Individual Patient Funding Requests (IPFR)

IPFRs are used when a patient needs to access a specialised service or medication that is not routinely available on the NHS. A clinician has to complete an application on the patient’s behalf. However, it can be important for patients to be informed about the IPFR process and therefore The Pituitary Foundation has developed these help notes.

Top Tips:

-      It is your clinician’s responsibility to include the detail about your condition. The IPFR assessors may not know about rare diseases and they are not able to go away and research the condition.

-      If your clinician is unsure whether to apply they can contact the IPFR assessors to see if the medication in question has been approved before.

-      To be successful the IPFR application must provide evidence that the patient is ‘clinically exceptional’. This means their clinical condition must be significantly different to others with the same condition, and subsequently the patient would gain significantly more benefit from intervention than might normally be expected.

-      If you have any supporting documents you would like to submit, these need to be given to your clinician, who then sends them off with the application. (Please note patient letters would not be accepted as personal circumstance cannot be considered).

-      If after submitting the application your clinician is asked for more information this is usually positive so they should respond as soon as possible. Clinicians can liaise with the IPFR Manager if they have any queries.

What should clinicians include in the IPFR application?

  • A description of the condition, incidence, co-morbidities, proposed treatment, costs, and the treatment delivery method.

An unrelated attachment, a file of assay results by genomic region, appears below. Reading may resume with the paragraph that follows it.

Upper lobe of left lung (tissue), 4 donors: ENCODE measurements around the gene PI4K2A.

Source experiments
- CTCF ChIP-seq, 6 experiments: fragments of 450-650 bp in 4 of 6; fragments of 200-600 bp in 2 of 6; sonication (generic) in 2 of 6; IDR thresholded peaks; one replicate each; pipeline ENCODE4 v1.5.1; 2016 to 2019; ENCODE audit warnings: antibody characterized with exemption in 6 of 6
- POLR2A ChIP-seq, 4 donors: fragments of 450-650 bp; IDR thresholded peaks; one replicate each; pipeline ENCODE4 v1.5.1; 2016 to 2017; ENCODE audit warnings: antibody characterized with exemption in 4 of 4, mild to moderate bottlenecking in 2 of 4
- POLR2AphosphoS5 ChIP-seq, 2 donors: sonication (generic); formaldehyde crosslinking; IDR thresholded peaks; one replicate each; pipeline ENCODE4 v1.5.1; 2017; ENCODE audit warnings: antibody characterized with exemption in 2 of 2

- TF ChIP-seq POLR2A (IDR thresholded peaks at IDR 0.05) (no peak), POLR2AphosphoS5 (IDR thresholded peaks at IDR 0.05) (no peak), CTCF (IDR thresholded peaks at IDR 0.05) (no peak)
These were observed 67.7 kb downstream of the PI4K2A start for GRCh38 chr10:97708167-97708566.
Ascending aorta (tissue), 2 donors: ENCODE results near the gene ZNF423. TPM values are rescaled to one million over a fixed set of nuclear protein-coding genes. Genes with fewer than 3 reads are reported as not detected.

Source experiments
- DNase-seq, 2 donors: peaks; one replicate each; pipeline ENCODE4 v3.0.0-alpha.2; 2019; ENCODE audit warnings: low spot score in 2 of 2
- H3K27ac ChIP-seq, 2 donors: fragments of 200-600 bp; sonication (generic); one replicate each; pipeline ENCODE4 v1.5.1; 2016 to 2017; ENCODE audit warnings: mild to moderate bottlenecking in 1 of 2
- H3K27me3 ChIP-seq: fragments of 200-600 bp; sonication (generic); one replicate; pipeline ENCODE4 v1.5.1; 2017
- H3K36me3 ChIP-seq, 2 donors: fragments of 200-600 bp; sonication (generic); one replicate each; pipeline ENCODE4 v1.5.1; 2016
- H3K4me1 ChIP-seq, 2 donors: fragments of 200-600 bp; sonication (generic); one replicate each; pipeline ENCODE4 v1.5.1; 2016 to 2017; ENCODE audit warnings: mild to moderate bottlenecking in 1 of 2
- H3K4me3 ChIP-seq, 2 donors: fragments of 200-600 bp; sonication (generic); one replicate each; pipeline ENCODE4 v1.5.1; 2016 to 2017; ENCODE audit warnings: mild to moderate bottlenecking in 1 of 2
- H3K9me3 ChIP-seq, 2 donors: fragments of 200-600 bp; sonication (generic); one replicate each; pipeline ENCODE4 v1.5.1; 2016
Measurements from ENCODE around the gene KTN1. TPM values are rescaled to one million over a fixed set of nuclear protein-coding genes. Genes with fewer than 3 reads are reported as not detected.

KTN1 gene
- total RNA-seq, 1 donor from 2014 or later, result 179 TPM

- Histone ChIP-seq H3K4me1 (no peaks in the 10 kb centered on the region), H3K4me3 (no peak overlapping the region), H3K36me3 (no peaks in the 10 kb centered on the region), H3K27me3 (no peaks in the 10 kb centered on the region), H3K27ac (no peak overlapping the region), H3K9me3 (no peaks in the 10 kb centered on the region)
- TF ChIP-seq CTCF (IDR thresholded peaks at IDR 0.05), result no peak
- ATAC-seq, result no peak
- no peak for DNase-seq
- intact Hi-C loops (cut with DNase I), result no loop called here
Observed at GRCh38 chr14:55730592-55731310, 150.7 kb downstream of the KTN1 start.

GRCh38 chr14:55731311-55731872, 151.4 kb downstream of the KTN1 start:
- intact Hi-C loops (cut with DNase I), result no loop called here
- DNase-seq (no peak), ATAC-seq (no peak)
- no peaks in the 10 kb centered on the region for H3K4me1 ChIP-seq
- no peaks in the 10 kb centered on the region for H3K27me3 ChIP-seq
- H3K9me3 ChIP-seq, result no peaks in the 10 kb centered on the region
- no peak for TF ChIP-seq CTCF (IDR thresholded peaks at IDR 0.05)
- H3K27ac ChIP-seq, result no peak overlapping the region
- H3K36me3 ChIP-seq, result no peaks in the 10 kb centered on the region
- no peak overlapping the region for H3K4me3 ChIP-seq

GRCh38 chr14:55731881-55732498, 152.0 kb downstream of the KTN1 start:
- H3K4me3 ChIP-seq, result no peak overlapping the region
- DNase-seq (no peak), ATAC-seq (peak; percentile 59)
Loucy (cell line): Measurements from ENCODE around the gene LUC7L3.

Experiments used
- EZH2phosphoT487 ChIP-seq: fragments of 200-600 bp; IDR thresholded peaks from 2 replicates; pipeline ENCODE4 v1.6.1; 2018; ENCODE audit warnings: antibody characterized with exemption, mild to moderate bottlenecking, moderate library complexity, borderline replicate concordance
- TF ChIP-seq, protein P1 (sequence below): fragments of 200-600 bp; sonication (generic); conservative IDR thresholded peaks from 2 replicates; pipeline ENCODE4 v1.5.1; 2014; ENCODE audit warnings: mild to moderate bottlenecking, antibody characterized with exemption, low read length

• Why the patient is clinically exceptional.
  • Demonstrate the clinical benefit and the duration of the treatment.
  • The patient’s current quality of life.
  • Summarise the patient’s treatments to date and the response. (This often shows why the patient is exceptional).
  • The rarity of the condition.
  • What are the alternative available treatments, their costs, and why they are not appropriate in this case (don’t assume assessors will have these details).
  • Include additional supporting information e.g. a relevant information booklet from The Pituitary Foundation.

What clinicians should not do?

  • Submit an incomplete application.
  • Clinicians should not assume assessors will research the condition.
  • Doctors should never submit two identical IPFRs as this automatically means the patients will not be approved as they will not pass the exceptionality criteria.
  • Personal circumstance cannot be considered and so should not be included.

What medications are available only through the IPFR process?

Pituitary medications that are currently only available through IPFR include: pegvisomant and pasireotide for patients with Acromegaly;and plenadren which is a type of slow release hydrocortisone.

The IPFR process feedback

We know from some patients that the IPFR process can be frustrating, some patients report long delays, and patients who were approved were often only approved on their second or third application. The NHS is only able to approve a small minority of applications, your clinician will be able to decide the best approach to getting you the treatment you require. (The Foundation continues to contribute to consultations to support these medications being made routinely available by the NHS).

 

N.B. This information was taken from a lecture to clinicians about the IPFR process. The lecture was given by the previous Area Head of Specialist Commissioning in North West London, Alistair Whitington. The Pituitary Foundation would like to thank Novartis and TSC inviting us, and for hosting the event.